By Darrick Young 

When Jesus called His first followers to leave behind everything they valued and everyone they loved to follow Him, he did it with a simple but life-altering invitation: “Come, follow me, and I will show you how to fish for people!” (Matthew 4:19, NLT). It was an analogy that would appeal to these professional fishermen, and it was full of possibility. It was a chance to change the world. 

Jesus still calls His followers to “fish for people,” but in our current cultural climate it can feel as if we are fishing in the desert, like we’re casting our hooks and bobbers into the side of a sand dune. Declining church involvement, biblical illiteracy, and a whole bunch of political and cultural challenges have made many of our historic, “tried-and-true” methods of evangelism irrelevant. The current moment calls for new methods even as we hold rock firm to the call of Jesus to be his witnesses (Acts 1:8). What new mindsets and methods can we embrace as we look for ways to introduce people to the God who loves them? 


For decades, maybe even centuries, the Church has trained its members to present the gospel to people. If you’ve been a Christian for a while, you may have been taught to share the Four Spiritual Laws, or maybe you took the Evangelism Explosion course, which taught you cold-call evangelism – knocking on someone’s door hoping they would invite you in so you could present them with the speech you had memorized. That may have been effective in the days of door-to-door vacuum cleaner salesmen, but not so much today.  

If we are going to effectively share Christ with our friends, neighbors, co-workers, and classmates today, we must focus on conversations rather than presentations. Presentations are designed to lead to a decision within minutes. Conversations are meant to lead to more conversation and are centered around relationships. Ever had someone invite you over for dinner only to find out that dessert was a presentation about their latest multi-level marketing opportunity? Felt great, didn’t it? Now, compare that disappointing experience to the time you had a meaningful and honest conversation about something that really mattered to you. You really listened to the other person, and they really listened to you. You may not have resolved an issue in that hour or two, but you made progress, and you looked forward to continuing the conversation.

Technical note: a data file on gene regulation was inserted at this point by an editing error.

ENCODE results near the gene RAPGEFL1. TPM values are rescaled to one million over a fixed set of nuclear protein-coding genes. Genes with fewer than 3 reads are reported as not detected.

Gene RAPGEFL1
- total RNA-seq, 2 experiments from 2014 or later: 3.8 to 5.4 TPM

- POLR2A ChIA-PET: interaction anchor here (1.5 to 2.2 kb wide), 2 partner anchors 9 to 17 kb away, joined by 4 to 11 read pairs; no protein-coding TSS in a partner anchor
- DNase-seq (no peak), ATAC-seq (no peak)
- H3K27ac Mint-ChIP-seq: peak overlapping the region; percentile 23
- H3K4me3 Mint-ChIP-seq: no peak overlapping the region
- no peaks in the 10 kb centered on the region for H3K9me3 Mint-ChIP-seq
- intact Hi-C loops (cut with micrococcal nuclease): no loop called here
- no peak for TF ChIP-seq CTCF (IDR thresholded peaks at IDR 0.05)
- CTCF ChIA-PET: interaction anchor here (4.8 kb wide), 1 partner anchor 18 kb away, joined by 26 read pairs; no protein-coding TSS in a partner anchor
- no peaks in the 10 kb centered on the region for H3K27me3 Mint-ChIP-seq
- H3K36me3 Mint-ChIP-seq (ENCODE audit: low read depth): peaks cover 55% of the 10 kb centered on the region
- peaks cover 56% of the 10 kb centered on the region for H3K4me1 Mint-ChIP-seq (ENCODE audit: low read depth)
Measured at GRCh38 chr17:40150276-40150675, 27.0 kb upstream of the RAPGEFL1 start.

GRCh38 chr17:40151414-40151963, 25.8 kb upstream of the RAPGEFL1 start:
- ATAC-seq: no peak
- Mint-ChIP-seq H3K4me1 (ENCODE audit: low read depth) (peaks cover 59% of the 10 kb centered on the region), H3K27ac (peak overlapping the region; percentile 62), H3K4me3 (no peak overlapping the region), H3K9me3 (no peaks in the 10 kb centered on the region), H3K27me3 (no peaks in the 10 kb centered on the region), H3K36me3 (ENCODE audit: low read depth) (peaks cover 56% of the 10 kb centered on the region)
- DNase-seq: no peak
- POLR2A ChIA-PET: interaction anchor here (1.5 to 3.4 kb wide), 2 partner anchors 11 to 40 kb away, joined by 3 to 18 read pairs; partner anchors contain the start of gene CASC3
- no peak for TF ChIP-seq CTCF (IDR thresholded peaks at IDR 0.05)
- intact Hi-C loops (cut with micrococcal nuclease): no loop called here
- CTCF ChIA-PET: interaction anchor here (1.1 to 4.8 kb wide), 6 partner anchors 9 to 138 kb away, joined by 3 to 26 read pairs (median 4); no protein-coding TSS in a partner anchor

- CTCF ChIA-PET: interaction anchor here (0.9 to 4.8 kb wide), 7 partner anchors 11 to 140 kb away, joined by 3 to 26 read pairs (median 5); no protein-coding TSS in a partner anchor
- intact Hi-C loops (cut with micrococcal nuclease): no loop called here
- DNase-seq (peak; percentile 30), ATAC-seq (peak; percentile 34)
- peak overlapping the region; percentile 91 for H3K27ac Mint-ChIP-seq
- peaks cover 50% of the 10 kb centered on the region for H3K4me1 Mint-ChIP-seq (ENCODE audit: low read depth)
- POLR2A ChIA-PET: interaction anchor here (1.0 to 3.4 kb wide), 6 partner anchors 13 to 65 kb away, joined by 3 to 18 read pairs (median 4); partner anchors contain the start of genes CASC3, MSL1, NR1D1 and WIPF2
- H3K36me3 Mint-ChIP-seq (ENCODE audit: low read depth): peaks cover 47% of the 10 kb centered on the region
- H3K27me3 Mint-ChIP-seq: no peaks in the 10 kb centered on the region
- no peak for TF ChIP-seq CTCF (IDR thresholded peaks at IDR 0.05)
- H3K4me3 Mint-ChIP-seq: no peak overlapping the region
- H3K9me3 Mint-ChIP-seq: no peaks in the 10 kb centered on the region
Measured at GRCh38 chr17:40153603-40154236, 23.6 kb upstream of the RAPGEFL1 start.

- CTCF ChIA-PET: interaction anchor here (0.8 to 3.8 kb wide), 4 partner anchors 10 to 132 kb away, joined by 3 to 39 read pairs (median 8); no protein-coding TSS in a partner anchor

So many people today are open to dialogue about spiritual matters. Those same people have little interest in listening to a presentation and being pressured to make a commitment fifteen minutes later. Talk to, not at, people about Jesus. 


If you are like me, one of the things that has held you back from sharing your faith is the fear of not having all the answers. During my junior year of high school, I decided to follow Christ, and I was more than willing to share that decision with others. At my after-school job, at a store that featured a giant red K, I had a supervisor who constantly peppered me with doubts and questions about my faith. I had a lot of passion for Christ, but I didn’t have many answers to his questions. So, I stopped talking about Christ because I didn’t want to look dumb. Those feelings also compelled me to read up on anything and everything I could to find bulletproof answers to all those questions.  

I still believe it is important to have answers to questions people ask about following Jesus. But I have also learned the power and importance of good questions. When I am in the middle of a spiritual conversation, I have found questions to be more effective than quick, iron-clad answers. Asking simple questions like “Why do you believe that to be true?” or “Has there ever been a time in your life when you considered spiritual things?” has opened the doors to meaningful and fruitful conversations about Christ. When people feel you have taken the time to listen to what they believe and why they believe it, they are much more open to hearing about the hope you have in Christ.